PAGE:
In Washington, where even the metaphors are militarised, the White House is said to be under "siege".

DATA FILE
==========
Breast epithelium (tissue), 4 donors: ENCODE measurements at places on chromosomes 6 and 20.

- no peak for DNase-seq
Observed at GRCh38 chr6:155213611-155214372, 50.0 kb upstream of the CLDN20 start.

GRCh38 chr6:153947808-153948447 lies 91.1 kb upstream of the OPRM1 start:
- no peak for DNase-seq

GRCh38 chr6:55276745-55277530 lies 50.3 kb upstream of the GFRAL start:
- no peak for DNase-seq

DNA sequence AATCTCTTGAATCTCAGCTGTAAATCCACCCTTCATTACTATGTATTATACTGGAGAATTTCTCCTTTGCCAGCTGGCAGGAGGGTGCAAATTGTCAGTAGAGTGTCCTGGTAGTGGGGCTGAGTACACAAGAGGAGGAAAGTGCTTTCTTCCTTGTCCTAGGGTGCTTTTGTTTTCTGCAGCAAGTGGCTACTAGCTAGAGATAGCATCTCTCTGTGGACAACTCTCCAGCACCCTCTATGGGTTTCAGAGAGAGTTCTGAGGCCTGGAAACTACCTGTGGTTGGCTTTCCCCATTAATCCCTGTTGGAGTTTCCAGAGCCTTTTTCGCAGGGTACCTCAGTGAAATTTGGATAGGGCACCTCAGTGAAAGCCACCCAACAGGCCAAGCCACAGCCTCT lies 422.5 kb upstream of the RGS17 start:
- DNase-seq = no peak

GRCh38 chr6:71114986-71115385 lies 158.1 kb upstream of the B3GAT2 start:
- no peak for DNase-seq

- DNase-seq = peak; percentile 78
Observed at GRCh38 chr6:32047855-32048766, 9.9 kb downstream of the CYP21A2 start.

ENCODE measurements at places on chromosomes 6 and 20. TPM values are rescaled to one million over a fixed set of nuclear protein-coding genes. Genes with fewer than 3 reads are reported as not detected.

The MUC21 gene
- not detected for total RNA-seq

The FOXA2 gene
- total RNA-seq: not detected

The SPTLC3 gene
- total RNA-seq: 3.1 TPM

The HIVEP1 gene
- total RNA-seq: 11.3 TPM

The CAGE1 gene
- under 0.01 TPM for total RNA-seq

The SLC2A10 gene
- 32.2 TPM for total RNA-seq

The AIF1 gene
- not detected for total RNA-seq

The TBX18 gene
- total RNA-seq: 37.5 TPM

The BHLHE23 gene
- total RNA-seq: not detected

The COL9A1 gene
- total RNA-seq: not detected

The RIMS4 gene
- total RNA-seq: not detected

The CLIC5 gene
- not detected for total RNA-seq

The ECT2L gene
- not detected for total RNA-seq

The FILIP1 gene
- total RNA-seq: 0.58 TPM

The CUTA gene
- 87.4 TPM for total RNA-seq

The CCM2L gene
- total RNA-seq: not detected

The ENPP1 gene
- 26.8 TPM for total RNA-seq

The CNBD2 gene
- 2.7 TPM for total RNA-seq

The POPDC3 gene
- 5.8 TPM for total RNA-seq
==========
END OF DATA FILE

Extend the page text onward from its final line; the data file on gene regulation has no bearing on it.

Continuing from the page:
The word will not do. It implies outside hordes intent on entry. President Donald Trump can but wish for such a clamour. With his caretaker chief of staff, his under-manned legal team and his sheepish desertion by once-servile Republicans, the flight of people from 1600 Pennsylvania Avenue is more notable than any gathering at the gates. We would not describe Orson Welles at the end of Citizen Kane, burning through friends and rattling around a house that is altogether too large for him, as besieged.